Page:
VPN.ac is based out of Romania. EU Data Retention Directives ruled that data retention laws do not apply to VPN services, so VPN.ac is legally exempt from logging consumer data. However, it is important to note that VPN.ac will keep connection logs (on an encrypted and separate server) that they erase on the daily.
In addition to details about connection initiation and termination, VPN.ac will also record the total traffic of each session and your original IP address. While this doesn’t make me the happiest, the fact that they erase this information daily is somewhat comforting.
Another great feature of VPN.ac is the SecureProxy extension, which can be installed on many browsers, including Opera, Firefox and Google Chrome.
If you’re living or traveling in a place where censorship is the word of the day, the SecureProxy extension will be a godsend. It allows users to bypass powerful firewalls without using traditional VPN connections. Facebook banned in China, or explicit media content blocked in your country? Not anymore.
As previously mentioned, I also dig that VPN.ac has Private DNS Resolvers that negate any difficulties that could stem from using a 3rd party DNS server.
Lastly, get this: they don’t even use 3rd party tracking services on their web-site (Google Analytics, tracking beacons, “Like” buttons etc.). That’s flipping cool. The entire view-buy-use process is fully private.
Speed & Performance
Let’s talk speed. VPN.ac’s is pretty decent when connecting to and from servers in Canada and Western Europe, as well as US.
I noticed a bit of variability with UK based servers, which seemed significantly slower than their Eastern and Western counterparts. I thought this was interesting, and it may be something to consider if you’re looking to use almost exclusively UK based servers.
Don’t trip too much on this. No VPN is perfect on every server, and there are numerous conditions that can affect VPN server usage. Check out my tech articles for more info on that.
As previously stated, VPN.ac’s customer service is pretty speedy. They offer a variety of different ways to reach their customer service team (which they service themselves). These include: Skype calls, ticket system, email and LiveChat.
The Skype addition is a nice touch. Big up for that, as the Brits say!
Queries sent to their ticketing system (which they recommend) were generally answered in 15 minutes or less, which is sweet. I liked that they offered a variety of options to get in touch and liked even more that they were so quick to respond (helpfully, too, I might add).
VPN.ac offers a 7 day money back guarantee, which is pretty middle of the road.
One thing that bugs me is that they do not offer a free trial, but allow you to download a trial version for a week for $2 a pop. I don’t get this. Free trials are supposed to be free. That said, most free trials nowadays ask for your card details upfront and bill you automatically after the trial has ended, so you are kinda roped in anyway.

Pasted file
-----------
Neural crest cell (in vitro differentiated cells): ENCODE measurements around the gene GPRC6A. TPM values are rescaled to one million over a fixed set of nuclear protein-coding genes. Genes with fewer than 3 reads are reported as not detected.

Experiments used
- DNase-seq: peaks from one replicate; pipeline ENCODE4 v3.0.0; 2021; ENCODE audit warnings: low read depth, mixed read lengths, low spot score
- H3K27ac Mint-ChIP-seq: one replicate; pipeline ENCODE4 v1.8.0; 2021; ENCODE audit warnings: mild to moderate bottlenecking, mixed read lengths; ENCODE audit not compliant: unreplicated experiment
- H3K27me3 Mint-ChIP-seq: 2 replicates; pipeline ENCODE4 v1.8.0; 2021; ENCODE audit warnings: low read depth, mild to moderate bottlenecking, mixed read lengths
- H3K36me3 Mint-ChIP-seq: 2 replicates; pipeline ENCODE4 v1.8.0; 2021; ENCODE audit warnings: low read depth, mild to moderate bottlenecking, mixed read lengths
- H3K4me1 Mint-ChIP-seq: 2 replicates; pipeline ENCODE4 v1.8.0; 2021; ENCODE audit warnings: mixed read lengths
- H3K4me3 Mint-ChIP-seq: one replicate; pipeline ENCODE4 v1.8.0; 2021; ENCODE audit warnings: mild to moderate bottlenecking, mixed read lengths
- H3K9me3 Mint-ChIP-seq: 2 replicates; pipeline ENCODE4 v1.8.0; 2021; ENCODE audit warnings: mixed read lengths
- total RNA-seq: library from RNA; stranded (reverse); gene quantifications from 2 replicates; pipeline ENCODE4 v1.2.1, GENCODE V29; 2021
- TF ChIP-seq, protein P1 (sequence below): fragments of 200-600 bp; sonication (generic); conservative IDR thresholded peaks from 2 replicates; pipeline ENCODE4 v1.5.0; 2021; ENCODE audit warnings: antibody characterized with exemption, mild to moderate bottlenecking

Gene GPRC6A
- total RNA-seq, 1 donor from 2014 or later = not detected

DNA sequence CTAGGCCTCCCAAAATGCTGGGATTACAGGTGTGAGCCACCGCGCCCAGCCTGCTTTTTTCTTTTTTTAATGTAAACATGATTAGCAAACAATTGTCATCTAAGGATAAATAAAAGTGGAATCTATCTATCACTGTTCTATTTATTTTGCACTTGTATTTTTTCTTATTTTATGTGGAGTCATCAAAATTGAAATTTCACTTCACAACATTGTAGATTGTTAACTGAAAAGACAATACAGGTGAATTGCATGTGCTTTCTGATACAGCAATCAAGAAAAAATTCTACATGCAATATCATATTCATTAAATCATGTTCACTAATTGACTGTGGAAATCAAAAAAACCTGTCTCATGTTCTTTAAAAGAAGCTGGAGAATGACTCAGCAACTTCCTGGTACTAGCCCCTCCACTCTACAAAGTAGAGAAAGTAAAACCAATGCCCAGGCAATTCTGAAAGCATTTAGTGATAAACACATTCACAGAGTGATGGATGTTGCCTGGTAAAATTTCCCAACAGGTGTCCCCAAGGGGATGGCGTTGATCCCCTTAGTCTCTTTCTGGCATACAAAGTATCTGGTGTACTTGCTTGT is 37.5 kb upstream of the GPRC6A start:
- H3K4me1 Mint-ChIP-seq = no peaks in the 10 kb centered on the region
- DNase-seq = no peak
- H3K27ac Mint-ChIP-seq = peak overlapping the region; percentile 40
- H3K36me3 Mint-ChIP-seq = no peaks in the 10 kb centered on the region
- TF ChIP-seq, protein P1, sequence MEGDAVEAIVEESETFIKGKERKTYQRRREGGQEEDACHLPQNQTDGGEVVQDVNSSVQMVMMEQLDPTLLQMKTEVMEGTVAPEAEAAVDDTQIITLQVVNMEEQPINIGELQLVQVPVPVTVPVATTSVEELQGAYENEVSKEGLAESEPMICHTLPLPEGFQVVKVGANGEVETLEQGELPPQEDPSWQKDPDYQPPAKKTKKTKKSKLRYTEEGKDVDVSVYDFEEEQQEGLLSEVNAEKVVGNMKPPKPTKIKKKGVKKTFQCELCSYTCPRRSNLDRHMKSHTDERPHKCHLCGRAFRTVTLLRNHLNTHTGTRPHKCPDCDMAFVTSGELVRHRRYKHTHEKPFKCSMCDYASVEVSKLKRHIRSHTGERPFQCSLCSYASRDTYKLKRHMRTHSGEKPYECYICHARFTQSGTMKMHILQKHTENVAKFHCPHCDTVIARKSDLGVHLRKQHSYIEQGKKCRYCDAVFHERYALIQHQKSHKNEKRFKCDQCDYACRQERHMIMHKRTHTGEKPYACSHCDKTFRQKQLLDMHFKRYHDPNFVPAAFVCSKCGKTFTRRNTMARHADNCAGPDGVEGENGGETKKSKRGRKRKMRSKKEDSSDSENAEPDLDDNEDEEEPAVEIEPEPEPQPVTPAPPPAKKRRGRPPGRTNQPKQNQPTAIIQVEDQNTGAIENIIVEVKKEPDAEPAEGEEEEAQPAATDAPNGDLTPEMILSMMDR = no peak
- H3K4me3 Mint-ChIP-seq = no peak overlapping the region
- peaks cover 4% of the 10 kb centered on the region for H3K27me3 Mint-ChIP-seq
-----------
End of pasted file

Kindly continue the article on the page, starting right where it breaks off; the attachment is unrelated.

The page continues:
Signing Up & Getting Started
With VPN.ac, signing up is very easy and privacy oriented. You just enter an email address and your name and some payment details.
You can use everything from major credit cards to payment services like PayPal and Alipay to Bitcoin to over 100 US based gift cards.
I love that their sign up process caters to a variety of user privacy concerns. I see a trend emerging here, and one that separates the truly privacy-friendly VPN companies from the not so.
VPN.ac Review Conclusion
I think that VPN.ac is a great service. They offer solid security, good coverage and generally good speeds. They really do care about privacy, and don’t even track visitors to their website!
I especially liked the SecureProxy, in-house DNS resolvers, and Perfect Forward Secrecy and Elliptic curve cryptography (ECC)
However, I would’ve liked to see the Kill Switch. I don’t think it will be long before we do though.
I think that their six device connection policy generous. Being a more “boutique” company with less strain on servers they can get away with this comfortably.
VPN.ac definitely needs more server locations to boost it into the top echelon of VPN providers, but it’s not under serviced by any means.
I love VPN.ac’s customer support- they are extremely helpful and speedy, which is what really counts.
VPN.ac’s speed on their North American and Western European servers is great, but I noticed small lags when connected to UK servers.
- Security oriented with features like SecureProxy, Perfect Forward Secrecy and Elliptic Curve Cryptography (ECC)
- Zero logs, including website visitors
- In-house DNS servers (good for gamers as lag is reduced)
- Romania based & logless (good for privacy)
- Great customer service
- An average amount of servers and locations
- Occasional lag on UK servers
- Desktop client set-up is a little unfriendly for non-tech savvy peeps.
- On the high side pricing for single month subscription (still under $10)
- No Kill Switch
- Open source software raises a little concern with me but depends largely on their scrutinization and in house protocols, which seem solid.